Spinoza (p 79) - Baruch Spinoza was a philosopher whose ideas combine a commitment to Cartesian (Descartes) metaphysical and epistemological principles with elements from ancient Stoicism and medieval Jewish rationalism. His extremely naturalistic views on God, the world, the human being and knowledge serve to ground a moral philosophy centered on the control of the passions leading to virtue and happiness.

Zulu (p 84) – South Africa’s largest ethnic group of an estimated 10–11 million people, mainly dark-skinned

Horse feathers (p 86) - rubbish; nonsense; bunk; BS

Through the wringer (p 94) – Undergoing a painful or difficult ordeal; metaphor taken from an apparatus or machine for squeezing liquid out of anything wet, as two rollers through which an article of wet clothing may be squeezed.

Puce (p 96) – the color of Mme Paillardin’s dress; reddish-brown to purplish-brown. The word origin is French from the word “puce,” which means “flea,” thus serving as slanderous reference to the Madame’s tryst in a flea-ridden hotel.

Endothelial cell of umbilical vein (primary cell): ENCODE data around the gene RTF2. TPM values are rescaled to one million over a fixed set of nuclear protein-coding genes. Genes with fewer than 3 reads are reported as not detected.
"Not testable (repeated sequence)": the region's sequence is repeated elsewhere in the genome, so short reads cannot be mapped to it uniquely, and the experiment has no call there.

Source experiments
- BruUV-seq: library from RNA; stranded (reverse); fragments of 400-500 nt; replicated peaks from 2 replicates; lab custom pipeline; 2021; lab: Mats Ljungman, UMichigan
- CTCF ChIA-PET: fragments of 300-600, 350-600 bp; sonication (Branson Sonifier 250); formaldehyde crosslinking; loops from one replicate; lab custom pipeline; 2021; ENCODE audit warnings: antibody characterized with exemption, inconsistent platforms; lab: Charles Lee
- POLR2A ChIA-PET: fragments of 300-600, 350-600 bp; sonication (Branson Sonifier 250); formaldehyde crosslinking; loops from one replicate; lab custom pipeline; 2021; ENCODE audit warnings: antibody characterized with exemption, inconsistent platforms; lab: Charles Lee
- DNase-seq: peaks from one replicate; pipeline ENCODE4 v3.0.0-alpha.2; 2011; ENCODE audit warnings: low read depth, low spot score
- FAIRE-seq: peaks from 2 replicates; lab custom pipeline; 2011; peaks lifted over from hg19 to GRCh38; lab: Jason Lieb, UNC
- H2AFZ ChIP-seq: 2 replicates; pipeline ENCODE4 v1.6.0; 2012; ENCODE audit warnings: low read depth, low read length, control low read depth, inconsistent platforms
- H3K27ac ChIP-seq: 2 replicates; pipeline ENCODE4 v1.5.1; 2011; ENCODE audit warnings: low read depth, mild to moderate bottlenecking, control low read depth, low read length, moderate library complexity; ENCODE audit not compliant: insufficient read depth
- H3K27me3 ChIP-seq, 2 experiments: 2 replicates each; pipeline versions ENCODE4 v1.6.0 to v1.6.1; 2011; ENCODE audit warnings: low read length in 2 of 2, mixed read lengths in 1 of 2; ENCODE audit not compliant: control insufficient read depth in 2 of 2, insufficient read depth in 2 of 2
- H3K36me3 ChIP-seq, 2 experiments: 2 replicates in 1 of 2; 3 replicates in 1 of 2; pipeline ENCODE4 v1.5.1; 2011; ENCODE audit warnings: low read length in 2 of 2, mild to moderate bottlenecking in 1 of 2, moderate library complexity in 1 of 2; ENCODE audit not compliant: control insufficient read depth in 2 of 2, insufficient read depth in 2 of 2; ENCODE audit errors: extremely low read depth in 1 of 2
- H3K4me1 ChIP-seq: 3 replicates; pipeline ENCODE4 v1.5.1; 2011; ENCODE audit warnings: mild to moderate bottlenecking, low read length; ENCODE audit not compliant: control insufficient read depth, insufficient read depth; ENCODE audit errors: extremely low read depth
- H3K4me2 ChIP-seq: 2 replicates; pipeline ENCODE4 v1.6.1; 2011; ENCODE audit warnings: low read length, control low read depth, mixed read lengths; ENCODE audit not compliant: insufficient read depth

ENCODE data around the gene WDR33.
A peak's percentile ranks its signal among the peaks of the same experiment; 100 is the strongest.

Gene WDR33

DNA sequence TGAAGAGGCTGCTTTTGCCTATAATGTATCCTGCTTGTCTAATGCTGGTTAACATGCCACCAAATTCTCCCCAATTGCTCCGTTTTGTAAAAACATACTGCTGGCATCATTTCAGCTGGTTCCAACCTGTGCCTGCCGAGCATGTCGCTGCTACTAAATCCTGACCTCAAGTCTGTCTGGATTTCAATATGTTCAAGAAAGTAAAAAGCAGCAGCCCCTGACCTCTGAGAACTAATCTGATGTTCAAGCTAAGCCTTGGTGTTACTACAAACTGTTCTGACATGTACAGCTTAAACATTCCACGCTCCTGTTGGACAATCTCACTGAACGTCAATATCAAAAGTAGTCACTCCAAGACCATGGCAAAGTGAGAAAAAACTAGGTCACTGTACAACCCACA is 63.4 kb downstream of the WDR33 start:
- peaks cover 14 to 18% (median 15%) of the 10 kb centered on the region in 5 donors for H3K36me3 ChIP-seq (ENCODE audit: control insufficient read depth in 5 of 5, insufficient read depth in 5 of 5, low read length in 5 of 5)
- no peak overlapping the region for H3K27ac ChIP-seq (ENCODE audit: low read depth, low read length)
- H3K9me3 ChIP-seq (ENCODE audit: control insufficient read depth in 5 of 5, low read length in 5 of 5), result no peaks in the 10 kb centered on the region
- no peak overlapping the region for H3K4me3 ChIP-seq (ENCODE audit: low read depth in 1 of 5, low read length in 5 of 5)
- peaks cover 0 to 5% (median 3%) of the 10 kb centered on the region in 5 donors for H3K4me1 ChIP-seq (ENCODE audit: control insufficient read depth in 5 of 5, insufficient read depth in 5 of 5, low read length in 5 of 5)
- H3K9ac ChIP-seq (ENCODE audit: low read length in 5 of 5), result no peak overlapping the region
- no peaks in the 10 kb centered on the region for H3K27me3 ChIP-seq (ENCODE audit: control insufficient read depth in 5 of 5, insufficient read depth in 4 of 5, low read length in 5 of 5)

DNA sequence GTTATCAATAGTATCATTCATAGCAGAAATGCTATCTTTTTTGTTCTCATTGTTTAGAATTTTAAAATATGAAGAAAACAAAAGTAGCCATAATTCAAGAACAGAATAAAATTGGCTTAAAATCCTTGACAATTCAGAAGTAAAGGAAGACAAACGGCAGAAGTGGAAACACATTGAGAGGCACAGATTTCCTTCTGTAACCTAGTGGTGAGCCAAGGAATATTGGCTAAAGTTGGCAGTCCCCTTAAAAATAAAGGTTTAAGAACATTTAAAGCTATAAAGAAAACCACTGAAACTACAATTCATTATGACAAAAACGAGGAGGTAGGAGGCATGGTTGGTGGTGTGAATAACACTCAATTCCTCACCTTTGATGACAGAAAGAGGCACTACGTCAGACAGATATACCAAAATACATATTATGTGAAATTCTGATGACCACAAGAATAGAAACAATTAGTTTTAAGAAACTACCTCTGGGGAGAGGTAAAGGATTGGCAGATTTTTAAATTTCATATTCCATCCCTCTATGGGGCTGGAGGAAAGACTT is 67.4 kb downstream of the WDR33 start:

Clytemnestra (p 107) – In the Oresteia by Aeschylus, she was a femme fatale who murdered her husband, Agamemnon

Battle axe (p 107) – A slang term for a domineering, aggressive, sharp-tempered woman

Delilah (p 107) - in the Hebrew bible Book of Judges 16, she is the dangerous temptress whom Samson loved and who was his downfall.

Double-dyed traitor (p 111) – a confirmed, inveterate person who betrays a trust

Audacity (p 124) – boldness or daring, esp. with confident or arrogant disregard for personal safety, conventional thought, or other restrictions.